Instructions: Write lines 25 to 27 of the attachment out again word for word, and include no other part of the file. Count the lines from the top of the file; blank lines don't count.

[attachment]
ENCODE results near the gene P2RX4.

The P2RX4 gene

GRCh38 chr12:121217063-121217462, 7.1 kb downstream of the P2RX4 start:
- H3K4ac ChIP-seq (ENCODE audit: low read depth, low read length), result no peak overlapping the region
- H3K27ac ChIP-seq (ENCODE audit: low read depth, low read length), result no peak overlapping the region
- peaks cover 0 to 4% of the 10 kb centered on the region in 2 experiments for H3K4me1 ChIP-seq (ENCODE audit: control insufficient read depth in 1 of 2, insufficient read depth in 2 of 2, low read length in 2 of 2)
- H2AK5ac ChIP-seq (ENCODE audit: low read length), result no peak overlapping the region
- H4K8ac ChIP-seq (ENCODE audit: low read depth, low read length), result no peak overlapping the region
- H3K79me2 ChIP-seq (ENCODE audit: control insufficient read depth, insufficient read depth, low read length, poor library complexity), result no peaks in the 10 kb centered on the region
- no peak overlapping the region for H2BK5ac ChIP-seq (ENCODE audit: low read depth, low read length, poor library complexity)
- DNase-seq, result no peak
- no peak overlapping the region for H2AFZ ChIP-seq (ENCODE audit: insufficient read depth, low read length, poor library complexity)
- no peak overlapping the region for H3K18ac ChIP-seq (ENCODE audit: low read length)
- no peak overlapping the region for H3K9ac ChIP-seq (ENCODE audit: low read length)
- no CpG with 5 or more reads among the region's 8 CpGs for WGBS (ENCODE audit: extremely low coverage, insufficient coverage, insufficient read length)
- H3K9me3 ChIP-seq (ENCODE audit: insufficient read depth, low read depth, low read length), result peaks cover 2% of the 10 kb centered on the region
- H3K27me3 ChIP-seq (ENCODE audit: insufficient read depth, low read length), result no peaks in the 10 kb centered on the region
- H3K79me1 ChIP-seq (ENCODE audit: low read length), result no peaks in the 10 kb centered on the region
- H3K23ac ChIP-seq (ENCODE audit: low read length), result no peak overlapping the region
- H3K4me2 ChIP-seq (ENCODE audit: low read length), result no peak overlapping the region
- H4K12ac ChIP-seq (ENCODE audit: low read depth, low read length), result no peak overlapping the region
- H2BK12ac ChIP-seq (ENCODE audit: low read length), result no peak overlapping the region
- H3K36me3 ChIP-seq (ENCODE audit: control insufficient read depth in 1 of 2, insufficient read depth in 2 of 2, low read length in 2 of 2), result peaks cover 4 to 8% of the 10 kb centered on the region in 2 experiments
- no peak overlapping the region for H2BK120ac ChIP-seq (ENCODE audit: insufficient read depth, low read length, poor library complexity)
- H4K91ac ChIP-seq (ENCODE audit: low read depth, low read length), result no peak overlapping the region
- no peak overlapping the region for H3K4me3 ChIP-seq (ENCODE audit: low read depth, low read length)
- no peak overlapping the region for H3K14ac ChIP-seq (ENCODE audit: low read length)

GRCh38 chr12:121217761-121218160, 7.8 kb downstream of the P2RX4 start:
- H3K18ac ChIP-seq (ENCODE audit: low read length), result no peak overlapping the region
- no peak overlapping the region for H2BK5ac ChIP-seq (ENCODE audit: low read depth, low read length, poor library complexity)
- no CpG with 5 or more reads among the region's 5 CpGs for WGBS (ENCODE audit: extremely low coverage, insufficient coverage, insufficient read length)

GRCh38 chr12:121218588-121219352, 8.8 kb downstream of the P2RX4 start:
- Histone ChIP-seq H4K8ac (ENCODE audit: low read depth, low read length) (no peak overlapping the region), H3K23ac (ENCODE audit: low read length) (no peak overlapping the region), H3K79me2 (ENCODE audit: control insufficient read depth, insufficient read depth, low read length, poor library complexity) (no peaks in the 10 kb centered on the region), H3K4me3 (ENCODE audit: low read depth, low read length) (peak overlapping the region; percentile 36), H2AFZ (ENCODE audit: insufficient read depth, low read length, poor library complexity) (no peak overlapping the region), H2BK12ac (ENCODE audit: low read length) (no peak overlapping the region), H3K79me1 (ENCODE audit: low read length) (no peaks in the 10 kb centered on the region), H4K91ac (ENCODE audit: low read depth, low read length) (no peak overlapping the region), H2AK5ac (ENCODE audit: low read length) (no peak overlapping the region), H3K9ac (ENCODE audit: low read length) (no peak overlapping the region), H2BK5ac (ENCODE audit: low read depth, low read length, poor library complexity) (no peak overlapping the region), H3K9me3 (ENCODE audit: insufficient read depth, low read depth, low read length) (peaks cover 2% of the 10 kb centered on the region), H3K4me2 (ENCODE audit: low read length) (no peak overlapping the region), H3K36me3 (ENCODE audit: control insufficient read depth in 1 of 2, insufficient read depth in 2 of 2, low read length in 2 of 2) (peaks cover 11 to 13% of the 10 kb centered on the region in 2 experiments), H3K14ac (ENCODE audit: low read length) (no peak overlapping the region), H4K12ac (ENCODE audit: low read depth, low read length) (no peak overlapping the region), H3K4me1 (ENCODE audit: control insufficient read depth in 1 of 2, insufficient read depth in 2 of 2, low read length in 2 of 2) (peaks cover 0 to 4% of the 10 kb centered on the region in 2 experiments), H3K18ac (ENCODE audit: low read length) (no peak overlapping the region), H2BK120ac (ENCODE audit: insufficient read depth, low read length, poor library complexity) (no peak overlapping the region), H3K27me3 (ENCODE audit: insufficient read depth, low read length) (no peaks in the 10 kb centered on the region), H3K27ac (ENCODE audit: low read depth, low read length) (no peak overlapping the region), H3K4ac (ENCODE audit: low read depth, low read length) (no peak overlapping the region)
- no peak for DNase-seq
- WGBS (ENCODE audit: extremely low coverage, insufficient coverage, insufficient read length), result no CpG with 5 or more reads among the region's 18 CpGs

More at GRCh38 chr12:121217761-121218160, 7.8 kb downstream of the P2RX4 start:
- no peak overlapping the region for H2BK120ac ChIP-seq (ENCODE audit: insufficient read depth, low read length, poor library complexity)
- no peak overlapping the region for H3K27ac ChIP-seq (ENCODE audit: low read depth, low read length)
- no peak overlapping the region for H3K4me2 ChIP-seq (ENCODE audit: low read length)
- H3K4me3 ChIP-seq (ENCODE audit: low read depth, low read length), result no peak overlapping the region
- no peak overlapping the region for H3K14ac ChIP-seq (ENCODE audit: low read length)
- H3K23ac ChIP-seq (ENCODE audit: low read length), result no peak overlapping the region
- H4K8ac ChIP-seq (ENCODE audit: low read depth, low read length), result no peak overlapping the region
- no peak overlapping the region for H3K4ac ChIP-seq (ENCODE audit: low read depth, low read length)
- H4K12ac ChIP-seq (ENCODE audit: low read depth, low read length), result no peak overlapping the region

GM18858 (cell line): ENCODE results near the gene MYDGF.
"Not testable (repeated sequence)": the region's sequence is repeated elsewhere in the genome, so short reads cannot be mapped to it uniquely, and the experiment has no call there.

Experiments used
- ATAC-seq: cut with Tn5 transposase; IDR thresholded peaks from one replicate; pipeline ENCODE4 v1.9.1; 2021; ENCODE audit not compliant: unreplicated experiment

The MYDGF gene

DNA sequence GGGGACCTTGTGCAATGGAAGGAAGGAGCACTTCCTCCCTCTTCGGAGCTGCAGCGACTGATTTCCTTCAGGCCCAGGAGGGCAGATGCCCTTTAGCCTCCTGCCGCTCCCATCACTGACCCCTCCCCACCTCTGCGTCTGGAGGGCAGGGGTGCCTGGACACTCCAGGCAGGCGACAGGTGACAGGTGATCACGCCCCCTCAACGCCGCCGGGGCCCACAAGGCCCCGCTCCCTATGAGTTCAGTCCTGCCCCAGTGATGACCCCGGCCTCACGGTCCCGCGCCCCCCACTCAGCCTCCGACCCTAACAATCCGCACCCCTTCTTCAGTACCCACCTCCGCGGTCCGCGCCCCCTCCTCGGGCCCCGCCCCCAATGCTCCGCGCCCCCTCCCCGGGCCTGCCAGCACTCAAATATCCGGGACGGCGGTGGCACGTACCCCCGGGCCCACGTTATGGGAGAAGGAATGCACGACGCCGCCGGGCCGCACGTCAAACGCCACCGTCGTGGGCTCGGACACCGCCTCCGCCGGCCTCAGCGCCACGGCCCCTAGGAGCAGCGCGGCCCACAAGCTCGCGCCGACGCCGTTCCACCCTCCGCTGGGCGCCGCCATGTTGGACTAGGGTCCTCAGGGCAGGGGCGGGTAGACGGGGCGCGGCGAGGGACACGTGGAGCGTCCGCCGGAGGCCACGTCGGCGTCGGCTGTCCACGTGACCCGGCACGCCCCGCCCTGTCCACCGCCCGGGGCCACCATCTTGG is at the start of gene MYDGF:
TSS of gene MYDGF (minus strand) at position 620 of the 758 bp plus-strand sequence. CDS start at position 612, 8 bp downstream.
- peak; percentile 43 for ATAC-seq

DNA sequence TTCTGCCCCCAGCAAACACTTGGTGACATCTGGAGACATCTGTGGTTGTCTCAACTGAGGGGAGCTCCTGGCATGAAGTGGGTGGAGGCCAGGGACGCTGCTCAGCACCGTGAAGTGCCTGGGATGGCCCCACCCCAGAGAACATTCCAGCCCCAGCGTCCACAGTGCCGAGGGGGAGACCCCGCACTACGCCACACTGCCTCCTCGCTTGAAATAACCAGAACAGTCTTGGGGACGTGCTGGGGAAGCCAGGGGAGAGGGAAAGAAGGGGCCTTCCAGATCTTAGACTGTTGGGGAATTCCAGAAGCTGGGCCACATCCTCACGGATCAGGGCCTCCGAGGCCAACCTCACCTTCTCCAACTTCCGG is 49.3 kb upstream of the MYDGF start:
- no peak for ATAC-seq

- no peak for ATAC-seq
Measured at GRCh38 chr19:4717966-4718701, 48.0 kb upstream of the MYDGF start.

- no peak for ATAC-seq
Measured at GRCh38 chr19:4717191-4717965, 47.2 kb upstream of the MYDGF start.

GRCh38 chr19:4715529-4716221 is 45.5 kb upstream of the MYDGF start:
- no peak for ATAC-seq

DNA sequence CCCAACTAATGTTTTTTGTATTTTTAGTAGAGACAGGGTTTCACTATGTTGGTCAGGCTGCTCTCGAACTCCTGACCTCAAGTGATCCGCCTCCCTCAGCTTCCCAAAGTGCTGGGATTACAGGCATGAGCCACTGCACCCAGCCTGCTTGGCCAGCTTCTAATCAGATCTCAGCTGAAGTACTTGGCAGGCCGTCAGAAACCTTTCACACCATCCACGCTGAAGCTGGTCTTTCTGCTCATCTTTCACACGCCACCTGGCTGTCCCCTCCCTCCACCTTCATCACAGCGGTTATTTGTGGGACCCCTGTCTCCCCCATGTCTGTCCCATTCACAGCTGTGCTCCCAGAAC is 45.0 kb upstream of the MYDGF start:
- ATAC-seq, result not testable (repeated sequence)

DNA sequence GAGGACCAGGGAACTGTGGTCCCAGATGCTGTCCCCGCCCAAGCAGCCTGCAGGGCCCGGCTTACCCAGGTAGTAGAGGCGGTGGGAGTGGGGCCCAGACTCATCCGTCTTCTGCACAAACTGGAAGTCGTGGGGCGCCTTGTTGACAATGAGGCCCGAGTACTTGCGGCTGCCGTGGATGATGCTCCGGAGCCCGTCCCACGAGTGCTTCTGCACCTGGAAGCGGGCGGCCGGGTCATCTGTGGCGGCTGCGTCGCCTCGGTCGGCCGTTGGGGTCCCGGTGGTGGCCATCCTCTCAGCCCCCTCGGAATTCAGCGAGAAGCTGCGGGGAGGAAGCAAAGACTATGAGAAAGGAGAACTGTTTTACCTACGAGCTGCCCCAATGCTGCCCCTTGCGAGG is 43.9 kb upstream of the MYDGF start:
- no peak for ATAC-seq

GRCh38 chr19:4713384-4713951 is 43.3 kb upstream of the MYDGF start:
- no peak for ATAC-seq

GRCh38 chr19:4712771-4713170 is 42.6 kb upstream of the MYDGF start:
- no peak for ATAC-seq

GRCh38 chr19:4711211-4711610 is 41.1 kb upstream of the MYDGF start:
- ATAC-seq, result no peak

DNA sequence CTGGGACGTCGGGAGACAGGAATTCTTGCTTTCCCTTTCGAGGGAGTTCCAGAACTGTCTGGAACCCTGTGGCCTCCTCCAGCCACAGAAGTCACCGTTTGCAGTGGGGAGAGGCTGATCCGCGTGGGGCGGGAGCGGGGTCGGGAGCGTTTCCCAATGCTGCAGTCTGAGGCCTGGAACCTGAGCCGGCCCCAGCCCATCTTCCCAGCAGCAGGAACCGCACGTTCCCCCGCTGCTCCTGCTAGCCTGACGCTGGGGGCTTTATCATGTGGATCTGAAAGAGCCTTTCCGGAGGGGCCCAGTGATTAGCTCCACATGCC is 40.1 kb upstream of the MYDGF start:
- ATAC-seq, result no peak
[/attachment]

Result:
- H4K91ac ChIP-seq (ENCODE audit: low read depth, low read length), result no peak overlapping the region
- no peak overlapping the region for H3K4me3 ChIP-seq (ENCODE audit: low read depth, low read length)
- no peak overlapping the region for H3K14ac ChIP-seq (ENCODE audit: low read length)